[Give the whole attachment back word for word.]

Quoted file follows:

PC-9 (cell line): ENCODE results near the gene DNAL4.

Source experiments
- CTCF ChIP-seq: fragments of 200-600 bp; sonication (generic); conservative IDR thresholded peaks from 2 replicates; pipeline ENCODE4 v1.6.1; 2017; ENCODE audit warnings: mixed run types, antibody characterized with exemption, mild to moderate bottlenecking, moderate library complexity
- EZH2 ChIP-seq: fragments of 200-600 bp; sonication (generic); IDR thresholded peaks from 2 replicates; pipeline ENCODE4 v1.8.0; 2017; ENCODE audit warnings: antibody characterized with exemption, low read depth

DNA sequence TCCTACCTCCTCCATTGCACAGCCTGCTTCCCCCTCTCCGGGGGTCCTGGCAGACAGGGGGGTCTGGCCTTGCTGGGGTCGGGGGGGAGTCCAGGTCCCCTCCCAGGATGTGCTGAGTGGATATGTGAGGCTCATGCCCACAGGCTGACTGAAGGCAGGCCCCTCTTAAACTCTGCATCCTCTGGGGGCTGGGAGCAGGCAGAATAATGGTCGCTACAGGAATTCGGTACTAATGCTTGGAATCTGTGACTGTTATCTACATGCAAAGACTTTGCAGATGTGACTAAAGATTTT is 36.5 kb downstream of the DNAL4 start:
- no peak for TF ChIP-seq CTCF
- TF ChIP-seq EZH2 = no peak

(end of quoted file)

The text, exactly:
PC-9 (cell line): ENCODE results near the gene DNAL4.

Source experiments
- CTCF ChIP-seq: fragments of 200-600 bp; sonication (generic); conservative IDR thresholded peaks from 2 replicates; pipeline ENCODE4 v1.6.1; 2017; ENCODE audit warnings: mixed run types, antibody characterized with exemption, mild to moderate bottlenecking, moderate library complexity
- EZH2 ChIP-seq: fragments of 200-600 bp; sonication (generic); IDR thresholded peaks from 2 replicates; pipeline ENCODE4 v1.8.0; 2017; ENCODE audit warnings: antibody characterized with exemption, low read depth

DNA sequence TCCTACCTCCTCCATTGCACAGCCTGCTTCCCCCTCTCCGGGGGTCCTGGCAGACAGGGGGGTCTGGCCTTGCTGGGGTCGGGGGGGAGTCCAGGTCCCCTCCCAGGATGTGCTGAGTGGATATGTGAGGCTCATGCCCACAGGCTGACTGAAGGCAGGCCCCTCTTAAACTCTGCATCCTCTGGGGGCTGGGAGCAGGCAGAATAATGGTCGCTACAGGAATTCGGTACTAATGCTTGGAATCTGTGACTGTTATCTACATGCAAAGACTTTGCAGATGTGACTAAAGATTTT is 36.5 kb downstream of the DNAL4 start:
- no peak for TF ChIP-seq CTCF
- TF ChIP-seq EZH2 = no peak